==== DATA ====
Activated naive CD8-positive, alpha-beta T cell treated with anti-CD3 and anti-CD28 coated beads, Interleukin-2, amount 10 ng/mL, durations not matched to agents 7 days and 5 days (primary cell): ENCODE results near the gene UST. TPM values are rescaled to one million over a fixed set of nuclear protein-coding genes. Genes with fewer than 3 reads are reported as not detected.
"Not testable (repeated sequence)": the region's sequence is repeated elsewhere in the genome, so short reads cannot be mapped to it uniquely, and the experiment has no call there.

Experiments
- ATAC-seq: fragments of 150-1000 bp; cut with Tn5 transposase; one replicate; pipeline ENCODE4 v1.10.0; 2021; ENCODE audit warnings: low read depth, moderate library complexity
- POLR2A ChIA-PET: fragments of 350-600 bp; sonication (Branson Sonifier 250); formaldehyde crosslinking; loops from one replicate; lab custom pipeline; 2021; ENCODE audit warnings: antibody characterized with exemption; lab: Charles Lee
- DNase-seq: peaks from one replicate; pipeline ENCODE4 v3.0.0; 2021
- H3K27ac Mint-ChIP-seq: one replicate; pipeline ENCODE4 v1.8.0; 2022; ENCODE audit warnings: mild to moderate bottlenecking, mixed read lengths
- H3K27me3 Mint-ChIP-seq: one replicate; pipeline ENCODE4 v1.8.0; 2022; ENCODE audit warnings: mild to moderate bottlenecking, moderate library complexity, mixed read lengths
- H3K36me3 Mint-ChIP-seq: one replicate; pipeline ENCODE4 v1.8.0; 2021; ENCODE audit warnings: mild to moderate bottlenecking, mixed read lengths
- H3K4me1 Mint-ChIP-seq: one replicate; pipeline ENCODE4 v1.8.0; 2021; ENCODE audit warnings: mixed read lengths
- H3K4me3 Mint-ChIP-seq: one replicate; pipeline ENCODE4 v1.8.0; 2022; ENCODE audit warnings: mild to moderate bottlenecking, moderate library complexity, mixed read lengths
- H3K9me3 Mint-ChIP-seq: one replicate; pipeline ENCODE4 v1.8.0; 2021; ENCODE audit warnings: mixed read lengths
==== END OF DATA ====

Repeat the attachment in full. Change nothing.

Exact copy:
Activated naive CD8-positive, alpha-beta T cell treated with anti-CD3 and anti-CD28 coated beads, Interleukin-2, amount 10 ng/mL, durations not matched to agents 7 days and 5 days (primary cell): ENCODE results near the gene UST. TPM values are rescaled to one million over a fixed set of nuclear protein-coding genes. Genes with fewer than 3 reads are reported as not detected.
"Not testable (repeated sequence)": the region's sequence is repeated elsewhere in the genome, so short reads cannot be mapped to it uniquely, and the experiment has no call there.

Experiments
- ATAC-seq: fragments of 150-1000 bp; cut with Tn5 transposase; one replicate; pipeline ENCODE4 v1.10.0; 2021; ENCODE audit warnings: low read depth, moderate library complexity
- POLR2A ChIA-PET: fragments of 350-600 bp; sonication (Branson Sonifier 250); formaldehyde crosslinking; loops from one replicate; lab custom pipeline; 2021; ENCODE audit warnings: antibody characterized with exemption; lab: Charles Lee
- DNase-seq: peaks from one replicate; pipeline ENCODE4 v3.0.0; 2021
- H3K27ac Mint-ChIP-seq: one replicate; pipeline ENCODE4 v1.8.0; 2022; ENCODE audit warnings: mild to moderate bottlenecking, mixed read lengths
- H3K27me3 Mint-ChIP-seq: one replicate; pipeline ENCODE4 v1.8.0; 2022; ENCODE audit warnings: mild to moderate bottlenecking, moderate library complexity, mixed read lengths
- H3K36me3 Mint-ChIP-seq: one replicate; pipeline ENCODE4 v1.8.0; 2021; ENCODE audit warnings: mild to moderate bottlenecking, mixed read lengths
- H3K4me1 Mint-ChIP-seq: one replicate; pipeline ENCODE4 v1.8.0; 2021; ENCODE audit warnings: mixed read lengths
- H3K4me3 Mint-ChIP-seq: one replicate; pipeline ENCODE4 v1.8.0; 2022; ENCODE audit warnings: mild to moderate bottlenecking, moderate library complexity, mixed read lengths
- H3K9me3 Mint-ChIP-seq: one replicate; pipeline ENCODE4 v1.8.0; 2021; ENCODE audit warnings: mixed read lengths